In this paper we focus on the top 10% of income earners, and within those at the individuals with more than 1 and 50 million in assets worldwide and their religion. This is a group of people with an inherent global outlook on their activities and social lives, who often share more interests in common with people along the same scale of wealth than with many of their fellow country-people at lower levels of income. The perception of political power gained by wealthy individuals punctually observed, has been found by research to be buttressed by the more active political participation by people in the upper ranges of income distribution and increased inequality is found to increase unequal political outcomes.
The social behaviour of this group of people at the top of the global income scale drives social policy, as these citizens tend to be better educated, connected, travelled and economically and politically active than the parts of the population that are worse off.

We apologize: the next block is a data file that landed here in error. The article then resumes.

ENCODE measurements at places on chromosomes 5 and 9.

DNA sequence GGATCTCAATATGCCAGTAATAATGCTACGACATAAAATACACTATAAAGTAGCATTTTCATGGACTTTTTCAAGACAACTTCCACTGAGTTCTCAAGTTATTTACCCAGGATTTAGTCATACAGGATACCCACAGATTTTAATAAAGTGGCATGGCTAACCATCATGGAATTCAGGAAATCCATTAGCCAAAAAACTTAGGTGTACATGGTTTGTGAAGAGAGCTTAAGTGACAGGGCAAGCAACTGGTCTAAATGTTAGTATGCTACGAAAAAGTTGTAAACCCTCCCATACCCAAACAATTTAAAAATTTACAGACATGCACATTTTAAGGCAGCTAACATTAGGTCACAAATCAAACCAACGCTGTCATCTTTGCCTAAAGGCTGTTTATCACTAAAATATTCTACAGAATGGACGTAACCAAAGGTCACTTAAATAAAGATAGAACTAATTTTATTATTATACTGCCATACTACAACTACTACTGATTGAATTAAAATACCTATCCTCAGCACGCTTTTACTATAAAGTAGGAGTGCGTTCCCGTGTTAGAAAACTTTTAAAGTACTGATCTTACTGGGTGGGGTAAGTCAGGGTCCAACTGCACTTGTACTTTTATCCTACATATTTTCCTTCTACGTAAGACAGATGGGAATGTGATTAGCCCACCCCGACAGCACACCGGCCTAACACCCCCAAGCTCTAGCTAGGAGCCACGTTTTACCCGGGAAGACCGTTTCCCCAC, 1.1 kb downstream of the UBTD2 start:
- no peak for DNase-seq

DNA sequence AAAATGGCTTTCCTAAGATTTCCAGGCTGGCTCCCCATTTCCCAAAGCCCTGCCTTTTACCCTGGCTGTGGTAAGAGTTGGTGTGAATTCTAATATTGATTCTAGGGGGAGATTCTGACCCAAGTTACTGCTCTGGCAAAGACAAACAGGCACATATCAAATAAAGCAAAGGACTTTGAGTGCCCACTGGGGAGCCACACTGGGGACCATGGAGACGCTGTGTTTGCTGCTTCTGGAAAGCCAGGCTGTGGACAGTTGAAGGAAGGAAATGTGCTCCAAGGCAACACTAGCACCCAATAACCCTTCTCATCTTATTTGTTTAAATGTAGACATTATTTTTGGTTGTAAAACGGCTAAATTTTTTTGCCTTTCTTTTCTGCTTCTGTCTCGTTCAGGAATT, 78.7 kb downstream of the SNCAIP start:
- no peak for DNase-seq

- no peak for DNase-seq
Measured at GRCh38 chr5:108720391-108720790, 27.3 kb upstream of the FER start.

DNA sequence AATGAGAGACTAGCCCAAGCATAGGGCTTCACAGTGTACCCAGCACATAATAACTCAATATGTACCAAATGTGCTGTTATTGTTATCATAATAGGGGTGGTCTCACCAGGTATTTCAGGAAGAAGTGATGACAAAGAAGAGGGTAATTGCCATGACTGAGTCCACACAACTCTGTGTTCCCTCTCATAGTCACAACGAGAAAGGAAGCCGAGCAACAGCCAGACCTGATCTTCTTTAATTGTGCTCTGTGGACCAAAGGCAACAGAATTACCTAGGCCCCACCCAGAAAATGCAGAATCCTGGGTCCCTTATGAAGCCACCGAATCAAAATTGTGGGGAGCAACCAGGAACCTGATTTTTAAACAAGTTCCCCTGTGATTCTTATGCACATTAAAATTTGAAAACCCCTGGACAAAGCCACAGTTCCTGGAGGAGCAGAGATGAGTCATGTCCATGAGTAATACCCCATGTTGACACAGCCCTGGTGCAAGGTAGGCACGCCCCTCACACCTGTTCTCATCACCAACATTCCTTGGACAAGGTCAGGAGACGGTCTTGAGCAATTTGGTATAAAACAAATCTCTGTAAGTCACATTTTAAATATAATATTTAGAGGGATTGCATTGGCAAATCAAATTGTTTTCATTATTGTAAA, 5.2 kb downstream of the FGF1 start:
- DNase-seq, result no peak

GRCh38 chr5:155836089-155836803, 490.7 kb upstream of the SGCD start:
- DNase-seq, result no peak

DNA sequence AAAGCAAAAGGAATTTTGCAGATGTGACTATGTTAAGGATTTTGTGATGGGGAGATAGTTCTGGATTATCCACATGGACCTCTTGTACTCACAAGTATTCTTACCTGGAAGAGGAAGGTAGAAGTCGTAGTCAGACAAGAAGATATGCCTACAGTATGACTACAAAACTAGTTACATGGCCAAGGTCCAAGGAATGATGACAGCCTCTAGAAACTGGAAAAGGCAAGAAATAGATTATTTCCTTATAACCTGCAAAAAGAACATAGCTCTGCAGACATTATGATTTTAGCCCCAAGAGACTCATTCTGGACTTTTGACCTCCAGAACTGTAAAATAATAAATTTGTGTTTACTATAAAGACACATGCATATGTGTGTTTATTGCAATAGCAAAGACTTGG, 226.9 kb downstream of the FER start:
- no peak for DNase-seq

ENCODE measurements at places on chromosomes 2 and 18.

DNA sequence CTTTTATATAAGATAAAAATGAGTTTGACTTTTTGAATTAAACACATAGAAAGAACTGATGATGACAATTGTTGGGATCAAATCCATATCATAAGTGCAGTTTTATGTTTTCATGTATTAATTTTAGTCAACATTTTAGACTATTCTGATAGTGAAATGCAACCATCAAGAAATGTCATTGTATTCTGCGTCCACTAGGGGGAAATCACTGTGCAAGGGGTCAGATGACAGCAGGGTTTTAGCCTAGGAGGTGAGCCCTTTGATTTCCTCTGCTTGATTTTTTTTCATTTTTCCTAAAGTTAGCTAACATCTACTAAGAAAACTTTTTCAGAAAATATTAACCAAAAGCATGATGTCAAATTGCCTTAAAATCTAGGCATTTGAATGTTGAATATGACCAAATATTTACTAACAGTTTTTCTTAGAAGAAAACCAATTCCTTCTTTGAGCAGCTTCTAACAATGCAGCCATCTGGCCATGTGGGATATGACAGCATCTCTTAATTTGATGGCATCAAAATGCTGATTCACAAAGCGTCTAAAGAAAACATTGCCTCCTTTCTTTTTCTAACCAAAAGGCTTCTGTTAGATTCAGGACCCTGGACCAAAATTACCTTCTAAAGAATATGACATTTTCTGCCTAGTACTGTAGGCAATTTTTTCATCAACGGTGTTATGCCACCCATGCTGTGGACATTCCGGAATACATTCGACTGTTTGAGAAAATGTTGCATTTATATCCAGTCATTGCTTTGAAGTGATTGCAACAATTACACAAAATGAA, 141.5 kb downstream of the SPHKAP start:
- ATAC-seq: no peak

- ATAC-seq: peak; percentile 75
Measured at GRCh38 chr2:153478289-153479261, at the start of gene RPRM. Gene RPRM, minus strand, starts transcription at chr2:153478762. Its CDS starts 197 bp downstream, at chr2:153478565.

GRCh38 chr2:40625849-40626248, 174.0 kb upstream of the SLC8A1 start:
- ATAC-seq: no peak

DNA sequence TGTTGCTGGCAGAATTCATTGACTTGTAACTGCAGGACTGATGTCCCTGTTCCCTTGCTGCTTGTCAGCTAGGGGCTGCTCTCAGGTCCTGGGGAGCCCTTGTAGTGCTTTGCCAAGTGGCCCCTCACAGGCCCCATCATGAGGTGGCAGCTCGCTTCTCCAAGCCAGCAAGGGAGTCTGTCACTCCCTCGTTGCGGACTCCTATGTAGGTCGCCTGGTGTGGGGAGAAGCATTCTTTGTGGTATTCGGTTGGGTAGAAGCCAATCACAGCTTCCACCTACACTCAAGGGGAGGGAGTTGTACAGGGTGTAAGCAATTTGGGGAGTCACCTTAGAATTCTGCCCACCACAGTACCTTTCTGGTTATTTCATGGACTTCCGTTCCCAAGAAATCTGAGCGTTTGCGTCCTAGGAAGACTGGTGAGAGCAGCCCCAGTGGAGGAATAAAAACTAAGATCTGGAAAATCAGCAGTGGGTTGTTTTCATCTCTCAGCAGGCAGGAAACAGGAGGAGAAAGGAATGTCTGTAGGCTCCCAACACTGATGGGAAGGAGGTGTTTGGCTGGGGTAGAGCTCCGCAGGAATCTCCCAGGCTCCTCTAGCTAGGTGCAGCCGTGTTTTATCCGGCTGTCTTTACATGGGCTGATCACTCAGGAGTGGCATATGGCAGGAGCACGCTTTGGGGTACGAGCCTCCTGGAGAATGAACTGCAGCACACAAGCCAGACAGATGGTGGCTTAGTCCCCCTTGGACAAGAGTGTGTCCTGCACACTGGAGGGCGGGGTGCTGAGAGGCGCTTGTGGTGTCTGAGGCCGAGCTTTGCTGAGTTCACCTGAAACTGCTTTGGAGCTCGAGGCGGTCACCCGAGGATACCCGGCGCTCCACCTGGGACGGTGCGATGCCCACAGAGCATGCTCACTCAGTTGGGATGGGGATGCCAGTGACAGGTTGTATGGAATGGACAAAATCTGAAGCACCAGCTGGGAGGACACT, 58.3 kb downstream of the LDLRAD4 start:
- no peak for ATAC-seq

Religion, or the lack thereof, is a global social marker that influences behaviour on many levels, often at subconscious levels shared by whole societies, such as the perception of fairness and retribution, redistribution of resources and the wider relationship of society to economic resources.
Contemplated from a global perspective, religion as a shared cultural trait across nations may be a powerful unifier of interests and driver of political and economic action to tackle global problems such as climate change, environmental degradation, global poverty alleviation and other type of global externalities. Understanding the religious make-up of the group of people most active in shaping economic and cultural decisions globally should help in finding platforms for global cooperation.
BeckS.V., Brodersen, D.M., 2018. The Great Recession and wealth in the United States: differentials by religious affiliation. Int. J. Soc. Econ. 451335–1354. https://doi.org/10.1108/IJSE-08-2017-0355.
BeckS.V., Brodersen, D.M., 2018. The Great Recession and wealth in the United States: differentials by religious affiliation. Int. J. Soc. Econ. 45, 1335–1354. https://doi.org/10.1108/IJSE-08-2017-0355.)| false